I have been living with the last name "Heaps" all my life.
As if Heaps isn't bad enough, my family insisted on nicknaming me "Rusty."
In retrospect, that I wound up writing about cars and the automotive industry seems almost predestined.
I thought about changing my name from time to time, but that seemed like just too much effort. I had more important things to do, such as go to happy hour, watch TV and go to happy hour.
I suspect during the many job-hunting episodes of my life, my resume was passed over more than once because of my name. It's not as bad as Hitler or Focker, but a bit of a hindrance nonetheless.
One reason I never went into politics was because I am unelectable, or at least my name is. "Russ Heaps," It doesn't really resonate.
Consider how few U.S. presidents had a name without a hard consonant in it.
Let's see, there was William Henry Harrison (He lasted all of one month.) and one termer Millard Fillmore (Who? Exactly!).
I couldn't invent anything because whatever I might concoct, would wind up with my name.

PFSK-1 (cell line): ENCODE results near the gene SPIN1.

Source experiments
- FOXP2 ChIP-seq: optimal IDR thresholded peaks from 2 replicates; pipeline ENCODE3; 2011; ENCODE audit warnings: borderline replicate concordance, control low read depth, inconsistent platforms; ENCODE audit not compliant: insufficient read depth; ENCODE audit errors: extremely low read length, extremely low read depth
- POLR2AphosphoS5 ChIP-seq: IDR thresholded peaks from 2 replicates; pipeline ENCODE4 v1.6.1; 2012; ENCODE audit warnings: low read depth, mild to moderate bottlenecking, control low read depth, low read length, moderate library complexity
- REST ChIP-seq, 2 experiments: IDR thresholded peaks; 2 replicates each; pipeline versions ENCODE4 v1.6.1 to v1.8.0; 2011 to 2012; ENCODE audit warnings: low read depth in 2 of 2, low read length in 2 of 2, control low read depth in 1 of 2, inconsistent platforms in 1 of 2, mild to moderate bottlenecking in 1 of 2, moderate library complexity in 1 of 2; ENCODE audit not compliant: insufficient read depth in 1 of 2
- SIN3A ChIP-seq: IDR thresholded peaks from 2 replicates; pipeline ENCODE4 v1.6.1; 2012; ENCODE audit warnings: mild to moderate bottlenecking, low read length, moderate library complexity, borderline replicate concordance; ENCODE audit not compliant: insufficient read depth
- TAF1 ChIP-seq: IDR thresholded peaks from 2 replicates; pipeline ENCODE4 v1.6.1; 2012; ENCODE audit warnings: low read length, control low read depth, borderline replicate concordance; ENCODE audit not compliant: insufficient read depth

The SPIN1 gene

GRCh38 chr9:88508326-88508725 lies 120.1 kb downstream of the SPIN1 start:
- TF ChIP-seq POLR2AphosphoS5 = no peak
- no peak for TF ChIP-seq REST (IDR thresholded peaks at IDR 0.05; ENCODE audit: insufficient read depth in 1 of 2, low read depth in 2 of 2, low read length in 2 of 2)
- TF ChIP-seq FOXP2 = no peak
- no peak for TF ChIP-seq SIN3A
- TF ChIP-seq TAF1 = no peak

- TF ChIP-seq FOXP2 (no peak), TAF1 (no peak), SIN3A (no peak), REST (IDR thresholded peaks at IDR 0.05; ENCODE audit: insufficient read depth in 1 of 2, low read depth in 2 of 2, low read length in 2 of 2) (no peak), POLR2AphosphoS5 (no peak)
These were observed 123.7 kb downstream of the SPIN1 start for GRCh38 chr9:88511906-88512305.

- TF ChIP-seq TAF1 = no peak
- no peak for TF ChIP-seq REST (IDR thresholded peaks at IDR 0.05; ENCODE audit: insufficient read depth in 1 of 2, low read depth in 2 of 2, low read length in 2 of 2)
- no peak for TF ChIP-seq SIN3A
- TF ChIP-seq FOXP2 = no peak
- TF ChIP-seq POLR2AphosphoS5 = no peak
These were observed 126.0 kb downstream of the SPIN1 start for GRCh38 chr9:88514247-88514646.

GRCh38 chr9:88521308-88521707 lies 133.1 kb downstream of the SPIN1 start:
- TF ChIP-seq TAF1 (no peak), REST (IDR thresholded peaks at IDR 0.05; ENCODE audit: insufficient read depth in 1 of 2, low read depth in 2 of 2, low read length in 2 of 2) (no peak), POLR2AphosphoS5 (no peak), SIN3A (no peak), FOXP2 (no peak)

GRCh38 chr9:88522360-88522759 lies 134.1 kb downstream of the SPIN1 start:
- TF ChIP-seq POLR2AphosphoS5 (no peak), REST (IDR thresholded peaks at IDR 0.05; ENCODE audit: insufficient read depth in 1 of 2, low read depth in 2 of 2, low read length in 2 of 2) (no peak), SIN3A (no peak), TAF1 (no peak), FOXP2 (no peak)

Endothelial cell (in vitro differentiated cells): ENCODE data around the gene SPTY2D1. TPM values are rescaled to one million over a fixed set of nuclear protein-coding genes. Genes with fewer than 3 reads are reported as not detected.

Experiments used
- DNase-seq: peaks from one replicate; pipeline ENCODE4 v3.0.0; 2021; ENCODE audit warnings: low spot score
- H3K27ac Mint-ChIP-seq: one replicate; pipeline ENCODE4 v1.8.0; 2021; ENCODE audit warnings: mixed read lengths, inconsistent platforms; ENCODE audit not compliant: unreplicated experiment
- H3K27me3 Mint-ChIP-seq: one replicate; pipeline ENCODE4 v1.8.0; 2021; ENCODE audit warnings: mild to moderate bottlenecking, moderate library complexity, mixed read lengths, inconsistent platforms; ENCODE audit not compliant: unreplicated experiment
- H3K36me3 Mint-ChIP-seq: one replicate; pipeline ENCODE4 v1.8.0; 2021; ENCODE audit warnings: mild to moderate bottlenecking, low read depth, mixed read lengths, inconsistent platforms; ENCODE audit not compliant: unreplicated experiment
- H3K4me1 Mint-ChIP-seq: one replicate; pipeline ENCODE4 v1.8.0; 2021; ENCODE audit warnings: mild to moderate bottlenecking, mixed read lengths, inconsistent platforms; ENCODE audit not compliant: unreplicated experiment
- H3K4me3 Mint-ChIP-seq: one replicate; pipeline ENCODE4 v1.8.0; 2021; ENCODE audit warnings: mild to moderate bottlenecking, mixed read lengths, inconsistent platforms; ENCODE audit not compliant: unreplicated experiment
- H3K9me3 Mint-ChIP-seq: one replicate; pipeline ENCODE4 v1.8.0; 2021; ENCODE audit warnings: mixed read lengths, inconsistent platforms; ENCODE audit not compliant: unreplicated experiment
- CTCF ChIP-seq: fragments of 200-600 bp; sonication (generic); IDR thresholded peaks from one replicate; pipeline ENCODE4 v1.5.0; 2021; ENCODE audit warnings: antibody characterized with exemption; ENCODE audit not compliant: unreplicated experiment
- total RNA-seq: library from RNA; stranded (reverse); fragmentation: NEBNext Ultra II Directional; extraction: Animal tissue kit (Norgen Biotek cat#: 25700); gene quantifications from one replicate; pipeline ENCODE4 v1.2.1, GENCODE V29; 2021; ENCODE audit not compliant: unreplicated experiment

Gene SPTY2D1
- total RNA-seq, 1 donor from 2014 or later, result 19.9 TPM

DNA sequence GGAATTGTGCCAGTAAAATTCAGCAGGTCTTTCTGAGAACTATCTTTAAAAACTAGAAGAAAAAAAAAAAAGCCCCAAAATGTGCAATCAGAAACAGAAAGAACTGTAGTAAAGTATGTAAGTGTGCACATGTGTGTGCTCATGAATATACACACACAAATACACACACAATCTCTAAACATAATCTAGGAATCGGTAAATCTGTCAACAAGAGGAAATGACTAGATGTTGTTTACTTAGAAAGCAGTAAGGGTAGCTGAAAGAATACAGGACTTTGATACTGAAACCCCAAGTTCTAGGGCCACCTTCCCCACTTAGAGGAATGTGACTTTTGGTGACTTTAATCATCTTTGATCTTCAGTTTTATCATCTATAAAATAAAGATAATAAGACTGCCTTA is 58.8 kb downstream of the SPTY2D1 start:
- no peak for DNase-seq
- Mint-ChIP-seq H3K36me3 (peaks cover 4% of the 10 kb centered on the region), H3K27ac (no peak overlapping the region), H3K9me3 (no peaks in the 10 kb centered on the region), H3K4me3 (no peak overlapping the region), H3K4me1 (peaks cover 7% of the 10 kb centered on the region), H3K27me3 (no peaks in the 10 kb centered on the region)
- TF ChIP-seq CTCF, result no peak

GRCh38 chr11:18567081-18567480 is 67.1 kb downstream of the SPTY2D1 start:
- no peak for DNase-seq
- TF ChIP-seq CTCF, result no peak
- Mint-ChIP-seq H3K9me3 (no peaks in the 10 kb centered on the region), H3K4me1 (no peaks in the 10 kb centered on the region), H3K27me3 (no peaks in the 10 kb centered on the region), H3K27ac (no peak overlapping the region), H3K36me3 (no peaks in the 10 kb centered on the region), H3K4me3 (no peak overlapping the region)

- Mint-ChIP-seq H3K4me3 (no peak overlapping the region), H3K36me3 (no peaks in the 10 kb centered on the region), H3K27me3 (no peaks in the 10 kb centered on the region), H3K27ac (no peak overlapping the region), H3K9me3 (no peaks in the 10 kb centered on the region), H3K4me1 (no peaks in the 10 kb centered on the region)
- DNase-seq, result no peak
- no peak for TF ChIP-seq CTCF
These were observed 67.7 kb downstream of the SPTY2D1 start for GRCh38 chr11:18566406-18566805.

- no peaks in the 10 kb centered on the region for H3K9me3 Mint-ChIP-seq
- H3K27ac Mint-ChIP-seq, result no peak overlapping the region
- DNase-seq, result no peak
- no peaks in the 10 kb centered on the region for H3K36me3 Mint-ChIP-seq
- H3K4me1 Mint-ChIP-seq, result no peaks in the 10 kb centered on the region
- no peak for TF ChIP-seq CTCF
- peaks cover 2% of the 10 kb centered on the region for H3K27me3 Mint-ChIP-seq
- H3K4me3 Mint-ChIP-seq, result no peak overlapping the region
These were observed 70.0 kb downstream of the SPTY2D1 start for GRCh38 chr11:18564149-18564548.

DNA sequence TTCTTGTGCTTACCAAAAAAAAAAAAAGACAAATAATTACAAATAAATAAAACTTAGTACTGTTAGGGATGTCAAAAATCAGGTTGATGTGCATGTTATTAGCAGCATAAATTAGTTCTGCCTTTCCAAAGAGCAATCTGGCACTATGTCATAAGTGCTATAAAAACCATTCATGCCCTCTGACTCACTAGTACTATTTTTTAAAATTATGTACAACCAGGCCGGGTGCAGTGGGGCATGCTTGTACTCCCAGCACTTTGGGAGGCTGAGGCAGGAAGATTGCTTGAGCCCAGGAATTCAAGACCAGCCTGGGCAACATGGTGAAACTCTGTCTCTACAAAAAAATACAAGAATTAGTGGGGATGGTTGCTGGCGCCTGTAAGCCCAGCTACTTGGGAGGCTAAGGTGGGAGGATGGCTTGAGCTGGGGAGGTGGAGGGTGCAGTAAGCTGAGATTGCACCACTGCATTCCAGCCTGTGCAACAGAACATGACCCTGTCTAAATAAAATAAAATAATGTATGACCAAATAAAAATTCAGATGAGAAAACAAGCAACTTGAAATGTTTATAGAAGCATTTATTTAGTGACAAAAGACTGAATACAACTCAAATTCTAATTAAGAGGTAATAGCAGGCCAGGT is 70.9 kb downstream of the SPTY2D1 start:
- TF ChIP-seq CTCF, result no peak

Can you imagine Marie Antoinette getting her head lopped off by a Heaps?
A hunk of bologna between two slices of bread could be a Heaps
How about going for a relaxing soak in your Heaps with a few wine-sipping friends?
During hockey games they could smooth the ice with a Heaps.
You could be canning pickles in a Heaps jar.
Or after chowing down on some chili, you could take a Heap in your Heaps.
Heck, Russ Heaps just sounds like someone who is short and bald.
In the movie Clueless, the good-looking guys were referred to as "Baldwins," and the good-looking girls as "Bettys." I guess short, bald guys could have been called "Heaps."
My name is probably the reason I remain single today. The first time any chick I was dating doodled "Mrs. Russ Heaps" on a piece of scratch paper, she checked out of the relationship and ran screaming into the night.
She didn't just say, no; she said, hell no!
So there you have it: I would be taller and more successful if not for my name.
Well, maybe not.